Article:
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Practical Reflash Tuning: Boost Control

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Boost Control

03.20

00:00 - If you're reflashing a factory turbocharged car, then one of the common tasks is to increase the boost pressure.
00:07 This is typically a reasonably straightforward task that can be achieved by adjusting the relevant tables inside the ECU rather than adding an additional boost control device.
00:20 The actual tables and adjustments will vary from one ECU to the other, however the process is relatively similar.
00:29 We want to start by adjusting the boost targets to match the boost we want the engine to run.
00:36 Remember that depending on what sensors the ECU uses, the boost target could be directly in units of pressure, or alternatively it may be expressed in units of engine load.
00:49 As well as the boost target, we'll need to adjust the wastegate duty cycle maps to get us to this target.
00:57 In some instances, the ECU may contain a base, or initial wastegate duty cycle table, as well as a maximum duty cycle table that limits the maximum value that can be applied.
01:10 When raising the boost, you'll need to adjust both of these tables to suit your new target.
01:16 When adjusting boost pressure, it's always advisable to make small changes, and then log the effect of these changes, rather than making wholesale changes to a number of tables simultaneously, and then not being able to tell which table achieved the result you wanted, or perhaps massively overshooting your boost target.
01:38 In OE applications, the boost control will typically be a closed loop system, and while this may work well in a stock vehicle, some platforms are notoriously hard to gain stable control of boost while using a closed loop boost control strategy.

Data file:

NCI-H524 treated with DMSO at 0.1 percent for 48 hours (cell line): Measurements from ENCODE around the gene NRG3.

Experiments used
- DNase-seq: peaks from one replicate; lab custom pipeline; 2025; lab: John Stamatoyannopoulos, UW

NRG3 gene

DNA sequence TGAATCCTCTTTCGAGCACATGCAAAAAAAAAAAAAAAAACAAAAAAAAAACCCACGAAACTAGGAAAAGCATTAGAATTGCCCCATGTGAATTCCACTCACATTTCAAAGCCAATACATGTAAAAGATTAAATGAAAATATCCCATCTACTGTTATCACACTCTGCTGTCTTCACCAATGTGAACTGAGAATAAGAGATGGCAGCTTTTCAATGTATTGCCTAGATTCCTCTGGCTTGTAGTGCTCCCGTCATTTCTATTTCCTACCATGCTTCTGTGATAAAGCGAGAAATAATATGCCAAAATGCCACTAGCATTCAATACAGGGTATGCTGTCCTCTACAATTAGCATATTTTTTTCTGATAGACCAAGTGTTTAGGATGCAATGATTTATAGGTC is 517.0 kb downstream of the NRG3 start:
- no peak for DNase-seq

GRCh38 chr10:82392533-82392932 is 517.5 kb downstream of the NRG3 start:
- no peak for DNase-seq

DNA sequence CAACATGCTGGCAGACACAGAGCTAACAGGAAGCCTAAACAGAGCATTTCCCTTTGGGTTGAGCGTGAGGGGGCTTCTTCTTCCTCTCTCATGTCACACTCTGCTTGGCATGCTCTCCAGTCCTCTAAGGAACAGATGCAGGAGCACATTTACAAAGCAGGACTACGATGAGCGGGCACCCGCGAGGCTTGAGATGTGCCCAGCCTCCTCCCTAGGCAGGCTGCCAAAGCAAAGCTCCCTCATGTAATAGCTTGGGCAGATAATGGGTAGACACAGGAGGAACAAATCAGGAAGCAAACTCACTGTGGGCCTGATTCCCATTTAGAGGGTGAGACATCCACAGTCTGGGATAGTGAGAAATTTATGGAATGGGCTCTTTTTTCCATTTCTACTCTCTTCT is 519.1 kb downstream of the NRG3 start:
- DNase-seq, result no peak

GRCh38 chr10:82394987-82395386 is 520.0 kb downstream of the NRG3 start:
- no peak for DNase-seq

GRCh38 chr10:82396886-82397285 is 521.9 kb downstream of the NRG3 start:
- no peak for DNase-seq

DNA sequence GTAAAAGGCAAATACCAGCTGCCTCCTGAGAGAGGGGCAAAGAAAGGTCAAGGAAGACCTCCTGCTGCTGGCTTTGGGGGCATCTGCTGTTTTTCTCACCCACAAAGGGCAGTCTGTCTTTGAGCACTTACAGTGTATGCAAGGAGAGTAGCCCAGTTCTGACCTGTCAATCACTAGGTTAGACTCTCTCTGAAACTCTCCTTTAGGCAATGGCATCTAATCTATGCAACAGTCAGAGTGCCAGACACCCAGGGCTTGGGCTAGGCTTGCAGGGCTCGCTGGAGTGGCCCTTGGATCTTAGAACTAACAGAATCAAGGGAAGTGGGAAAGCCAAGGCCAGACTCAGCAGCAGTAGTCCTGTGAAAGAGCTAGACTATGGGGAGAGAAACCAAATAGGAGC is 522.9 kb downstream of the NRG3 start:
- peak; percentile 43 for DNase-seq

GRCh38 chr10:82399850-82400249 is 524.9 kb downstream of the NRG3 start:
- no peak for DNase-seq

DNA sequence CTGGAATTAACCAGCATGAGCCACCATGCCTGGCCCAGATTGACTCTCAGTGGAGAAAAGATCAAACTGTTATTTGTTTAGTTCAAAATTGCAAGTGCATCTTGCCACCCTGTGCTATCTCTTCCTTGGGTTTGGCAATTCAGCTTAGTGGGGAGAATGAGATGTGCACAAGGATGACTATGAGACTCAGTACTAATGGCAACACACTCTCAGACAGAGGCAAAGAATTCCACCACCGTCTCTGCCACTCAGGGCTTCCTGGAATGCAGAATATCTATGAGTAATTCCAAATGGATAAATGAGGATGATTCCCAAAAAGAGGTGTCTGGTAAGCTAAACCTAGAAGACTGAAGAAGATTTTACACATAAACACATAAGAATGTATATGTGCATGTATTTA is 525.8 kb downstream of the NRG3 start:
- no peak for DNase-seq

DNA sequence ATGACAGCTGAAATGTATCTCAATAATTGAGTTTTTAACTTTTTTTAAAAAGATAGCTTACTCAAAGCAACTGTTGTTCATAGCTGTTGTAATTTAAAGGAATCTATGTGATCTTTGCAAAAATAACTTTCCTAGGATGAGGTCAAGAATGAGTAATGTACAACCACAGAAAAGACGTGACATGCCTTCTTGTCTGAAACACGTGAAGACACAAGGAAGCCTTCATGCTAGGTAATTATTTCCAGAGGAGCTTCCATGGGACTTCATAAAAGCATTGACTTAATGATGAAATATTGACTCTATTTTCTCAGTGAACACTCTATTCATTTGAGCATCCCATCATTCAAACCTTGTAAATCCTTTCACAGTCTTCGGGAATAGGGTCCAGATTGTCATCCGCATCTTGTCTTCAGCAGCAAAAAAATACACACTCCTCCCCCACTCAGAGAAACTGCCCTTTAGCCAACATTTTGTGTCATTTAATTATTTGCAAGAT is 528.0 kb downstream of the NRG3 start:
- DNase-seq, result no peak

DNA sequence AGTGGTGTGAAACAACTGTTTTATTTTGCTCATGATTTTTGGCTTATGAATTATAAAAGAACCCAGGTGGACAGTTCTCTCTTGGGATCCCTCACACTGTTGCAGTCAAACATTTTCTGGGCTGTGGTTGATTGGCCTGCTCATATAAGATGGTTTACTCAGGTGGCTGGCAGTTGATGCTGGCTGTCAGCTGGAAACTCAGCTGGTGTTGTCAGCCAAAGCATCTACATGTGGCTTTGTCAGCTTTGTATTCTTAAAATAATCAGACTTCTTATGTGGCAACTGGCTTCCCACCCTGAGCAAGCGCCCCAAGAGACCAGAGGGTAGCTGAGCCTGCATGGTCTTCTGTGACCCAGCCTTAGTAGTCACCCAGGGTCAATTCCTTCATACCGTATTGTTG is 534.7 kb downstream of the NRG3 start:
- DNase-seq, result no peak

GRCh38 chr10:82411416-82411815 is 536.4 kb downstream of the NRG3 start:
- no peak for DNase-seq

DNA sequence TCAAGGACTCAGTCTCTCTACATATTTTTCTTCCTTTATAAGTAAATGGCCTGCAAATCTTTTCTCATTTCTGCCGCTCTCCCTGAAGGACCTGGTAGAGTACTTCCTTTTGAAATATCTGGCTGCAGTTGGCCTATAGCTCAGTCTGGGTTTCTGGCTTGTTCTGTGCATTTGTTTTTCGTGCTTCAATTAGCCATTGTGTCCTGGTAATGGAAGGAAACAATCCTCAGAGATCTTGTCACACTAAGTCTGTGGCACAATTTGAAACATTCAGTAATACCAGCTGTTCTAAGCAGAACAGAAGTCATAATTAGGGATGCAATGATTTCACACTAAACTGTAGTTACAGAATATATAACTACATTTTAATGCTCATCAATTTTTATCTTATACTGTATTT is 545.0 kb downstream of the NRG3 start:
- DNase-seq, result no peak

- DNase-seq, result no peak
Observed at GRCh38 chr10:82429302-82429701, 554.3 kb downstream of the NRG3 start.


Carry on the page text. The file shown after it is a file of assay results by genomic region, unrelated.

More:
01:55 While I'm a strong advocate for a properly turned closed loop boost control system, it is possible to create and open loop boost control system by simply setting the feedback tables that define how the ECU should respond to a boost target error to zero.
02:12 In my experience, the factory closed loop control systems normally work quite well when running a factory turbo charger without the need to modify the feedback tables.
02:24 However, if you are fitting a different turbo charger, or a different wastegate, often the feedback tables will need to be adjusted to suit the dynamics and response of the new turbo system.
02:37 Often I find that reducing the amount of control that the ECU will provide in regards to an error in boost target will improve the response and control of the closed loop boost control system.
02:52 If you're turbo charging a naturally aspirated engine, you may still have the option of employing electronic boost control through the factory ECU via a software patch.